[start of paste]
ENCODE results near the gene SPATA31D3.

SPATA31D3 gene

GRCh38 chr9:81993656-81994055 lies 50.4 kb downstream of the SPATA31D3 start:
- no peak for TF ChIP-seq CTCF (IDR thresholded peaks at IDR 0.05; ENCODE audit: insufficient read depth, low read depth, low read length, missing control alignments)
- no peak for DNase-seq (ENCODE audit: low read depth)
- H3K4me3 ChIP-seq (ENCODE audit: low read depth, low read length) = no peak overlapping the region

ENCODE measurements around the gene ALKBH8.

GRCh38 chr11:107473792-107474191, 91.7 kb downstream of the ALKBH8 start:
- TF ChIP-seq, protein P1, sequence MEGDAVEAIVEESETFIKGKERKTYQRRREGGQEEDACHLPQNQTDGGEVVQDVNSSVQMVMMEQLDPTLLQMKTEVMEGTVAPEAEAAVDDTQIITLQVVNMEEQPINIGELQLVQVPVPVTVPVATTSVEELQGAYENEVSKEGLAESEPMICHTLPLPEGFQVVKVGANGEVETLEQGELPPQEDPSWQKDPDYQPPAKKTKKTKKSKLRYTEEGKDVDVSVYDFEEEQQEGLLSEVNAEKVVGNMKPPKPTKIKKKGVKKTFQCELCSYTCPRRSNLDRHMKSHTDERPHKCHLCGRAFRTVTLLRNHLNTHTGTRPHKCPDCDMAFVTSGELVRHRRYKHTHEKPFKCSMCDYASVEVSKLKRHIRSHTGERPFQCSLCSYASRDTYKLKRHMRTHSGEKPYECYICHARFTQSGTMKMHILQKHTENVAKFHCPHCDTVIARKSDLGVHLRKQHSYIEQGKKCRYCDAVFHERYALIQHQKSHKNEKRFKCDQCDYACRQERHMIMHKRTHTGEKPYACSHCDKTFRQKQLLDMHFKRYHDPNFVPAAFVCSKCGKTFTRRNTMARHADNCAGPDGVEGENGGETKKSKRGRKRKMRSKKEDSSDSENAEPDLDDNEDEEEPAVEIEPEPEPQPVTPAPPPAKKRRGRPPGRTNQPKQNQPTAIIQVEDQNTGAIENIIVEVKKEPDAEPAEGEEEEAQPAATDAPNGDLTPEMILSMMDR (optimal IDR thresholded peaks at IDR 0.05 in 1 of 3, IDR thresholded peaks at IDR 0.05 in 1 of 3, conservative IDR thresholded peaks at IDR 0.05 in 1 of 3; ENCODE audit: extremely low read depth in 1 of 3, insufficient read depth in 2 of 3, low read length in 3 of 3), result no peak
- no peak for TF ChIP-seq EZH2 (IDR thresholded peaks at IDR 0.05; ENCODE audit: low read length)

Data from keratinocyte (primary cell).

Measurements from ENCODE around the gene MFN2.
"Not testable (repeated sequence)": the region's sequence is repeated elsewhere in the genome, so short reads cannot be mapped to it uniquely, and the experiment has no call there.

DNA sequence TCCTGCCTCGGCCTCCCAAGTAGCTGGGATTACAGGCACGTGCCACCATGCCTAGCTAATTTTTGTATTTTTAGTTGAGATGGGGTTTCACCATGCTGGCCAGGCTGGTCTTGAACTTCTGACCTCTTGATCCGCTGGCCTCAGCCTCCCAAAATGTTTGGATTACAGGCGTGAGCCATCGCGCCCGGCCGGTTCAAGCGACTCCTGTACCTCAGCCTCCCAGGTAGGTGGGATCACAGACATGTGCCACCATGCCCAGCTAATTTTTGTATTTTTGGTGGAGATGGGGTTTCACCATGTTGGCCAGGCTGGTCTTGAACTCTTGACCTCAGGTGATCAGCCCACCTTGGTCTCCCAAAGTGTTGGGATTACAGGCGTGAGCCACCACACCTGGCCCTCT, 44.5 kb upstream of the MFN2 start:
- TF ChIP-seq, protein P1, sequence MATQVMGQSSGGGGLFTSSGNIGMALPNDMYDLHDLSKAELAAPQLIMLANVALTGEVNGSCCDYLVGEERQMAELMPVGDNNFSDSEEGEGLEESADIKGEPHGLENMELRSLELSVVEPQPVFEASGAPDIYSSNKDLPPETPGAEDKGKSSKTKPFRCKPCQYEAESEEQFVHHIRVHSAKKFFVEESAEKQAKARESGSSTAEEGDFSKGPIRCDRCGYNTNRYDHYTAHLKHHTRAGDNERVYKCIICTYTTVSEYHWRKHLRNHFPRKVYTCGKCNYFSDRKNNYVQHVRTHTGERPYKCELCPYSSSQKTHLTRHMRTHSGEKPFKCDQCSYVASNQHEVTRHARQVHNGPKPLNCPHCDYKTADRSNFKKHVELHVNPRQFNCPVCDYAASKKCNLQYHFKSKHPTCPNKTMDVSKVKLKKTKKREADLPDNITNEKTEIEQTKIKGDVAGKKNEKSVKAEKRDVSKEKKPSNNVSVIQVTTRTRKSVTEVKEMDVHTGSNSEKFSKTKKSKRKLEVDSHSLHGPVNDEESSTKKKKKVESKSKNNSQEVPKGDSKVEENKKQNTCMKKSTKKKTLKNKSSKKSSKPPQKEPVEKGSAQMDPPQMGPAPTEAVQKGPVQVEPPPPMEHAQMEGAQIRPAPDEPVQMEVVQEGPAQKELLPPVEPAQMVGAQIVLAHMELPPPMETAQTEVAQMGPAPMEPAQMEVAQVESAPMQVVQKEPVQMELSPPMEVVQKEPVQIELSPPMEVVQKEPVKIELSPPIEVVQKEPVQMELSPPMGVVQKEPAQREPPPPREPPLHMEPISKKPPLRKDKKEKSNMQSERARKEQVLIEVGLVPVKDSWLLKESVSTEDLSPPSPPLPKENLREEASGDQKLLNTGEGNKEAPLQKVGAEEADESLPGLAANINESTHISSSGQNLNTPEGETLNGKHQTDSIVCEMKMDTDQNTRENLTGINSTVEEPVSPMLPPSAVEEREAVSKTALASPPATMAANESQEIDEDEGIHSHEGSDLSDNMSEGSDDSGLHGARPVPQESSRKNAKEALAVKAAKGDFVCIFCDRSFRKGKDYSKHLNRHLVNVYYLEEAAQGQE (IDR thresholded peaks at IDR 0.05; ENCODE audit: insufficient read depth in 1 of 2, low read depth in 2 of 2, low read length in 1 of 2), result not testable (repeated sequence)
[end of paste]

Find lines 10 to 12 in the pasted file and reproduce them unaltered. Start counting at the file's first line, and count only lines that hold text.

- no peak for TF ChIP-seq EZH2 (IDR thresholded peaks at IDR 0.05; ENCODE audit: low read length)

Data from keratinocyte (primary cell).

Measurements from ENCODE around the gene MFN2.